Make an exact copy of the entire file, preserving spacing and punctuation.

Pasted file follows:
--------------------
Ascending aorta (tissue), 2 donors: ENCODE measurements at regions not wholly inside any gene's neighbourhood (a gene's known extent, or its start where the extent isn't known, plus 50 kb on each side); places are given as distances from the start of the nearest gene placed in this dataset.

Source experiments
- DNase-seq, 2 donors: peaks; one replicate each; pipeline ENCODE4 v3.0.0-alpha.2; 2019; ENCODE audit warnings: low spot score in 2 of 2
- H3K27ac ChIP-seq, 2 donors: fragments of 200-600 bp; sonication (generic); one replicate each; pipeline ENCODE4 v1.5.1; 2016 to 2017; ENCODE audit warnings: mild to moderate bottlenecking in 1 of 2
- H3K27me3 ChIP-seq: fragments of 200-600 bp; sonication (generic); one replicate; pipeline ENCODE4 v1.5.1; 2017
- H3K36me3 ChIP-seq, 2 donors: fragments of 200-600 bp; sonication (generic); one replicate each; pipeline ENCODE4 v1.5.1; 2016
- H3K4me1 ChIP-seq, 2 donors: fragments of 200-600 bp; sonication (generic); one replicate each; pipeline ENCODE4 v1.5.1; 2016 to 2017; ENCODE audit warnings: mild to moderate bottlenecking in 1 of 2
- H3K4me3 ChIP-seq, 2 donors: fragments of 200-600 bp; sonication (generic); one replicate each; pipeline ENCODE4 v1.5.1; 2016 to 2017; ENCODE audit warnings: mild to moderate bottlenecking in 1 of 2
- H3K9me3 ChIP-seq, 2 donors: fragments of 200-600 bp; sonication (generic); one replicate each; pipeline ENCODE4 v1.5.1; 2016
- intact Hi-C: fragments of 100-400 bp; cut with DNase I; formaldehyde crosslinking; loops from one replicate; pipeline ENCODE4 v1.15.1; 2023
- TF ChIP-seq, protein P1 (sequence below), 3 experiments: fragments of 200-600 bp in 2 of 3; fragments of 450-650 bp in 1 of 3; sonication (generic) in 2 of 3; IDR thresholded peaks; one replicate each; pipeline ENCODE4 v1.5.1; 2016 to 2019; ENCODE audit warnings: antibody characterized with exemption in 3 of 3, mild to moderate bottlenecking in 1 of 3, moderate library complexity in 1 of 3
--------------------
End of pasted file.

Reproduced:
Ascending aorta (tissue), 2 donors: ENCODE measurements at regions not wholly inside any gene's neighbourhood (a gene's known extent, or its start where the extent isn't known, plus 50 kb on each side); places are given as distances from the start of the nearest gene placed in this dataset.

Source experiments
- DNase-seq, 2 donors: peaks; one replicate each; pipeline ENCODE4 v3.0.0-alpha.2; 2019; ENCODE audit warnings: low spot score in 2 of 2
- H3K27ac ChIP-seq, 2 donors: fragments of 200-600 bp; sonication (generic); one replicate each; pipeline ENCODE4 v1.5.1; 2016 to 2017; ENCODE audit warnings: mild to moderate bottlenecking in 1 of 2
- H3K27me3 ChIP-seq: fragments of 200-600 bp; sonication (generic); one replicate; pipeline ENCODE4 v1.5.1; 2017
- H3K36me3 ChIP-seq, 2 donors: fragments of 200-600 bp; sonication (generic); one replicate each; pipeline ENCODE4 v1.5.1; 2016
- H3K4me1 ChIP-seq, 2 donors: fragments of 200-600 bp; sonication (generic); one replicate each; pipeline ENCODE4 v1.5.1; 2016 to 2017; ENCODE audit warnings: mild to moderate bottlenecking in 1 of 2
- H3K4me3 ChIP-seq, 2 donors: fragments of 200-600 bp; sonication (generic); one replicate each; pipeline ENCODE4 v1.5.1; 2016 to 2017; ENCODE audit warnings: mild to moderate bottlenecking in 1 of 2
- H3K9me3 ChIP-seq, 2 donors: fragments of 200-600 bp; sonication (generic); one replicate each; pipeline ENCODE4 v1.5.1; 2016
- intact Hi-C: fragments of 100-400 bp; cut with DNase I; formaldehyde crosslinking; loops from one replicate; pipeline ENCODE4 v1.15.1; 2023
- TF ChIP-seq, protein P1 (sequence below), 3 experiments: fragments of 200-600 bp in 2 of 3; fragments of 450-650 bp in 1 of 3; sonication (generic) in 2 of 3; IDR thresholded peaks; one replicate each; pipeline ENCODE4 v1.5.1; 2016 to 2019; ENCODE audit warnings: antibody characterized with exemption in 3 of 3, mild to moderate bottlenecking in 1 of 3, moderate library complexity in 1 of 3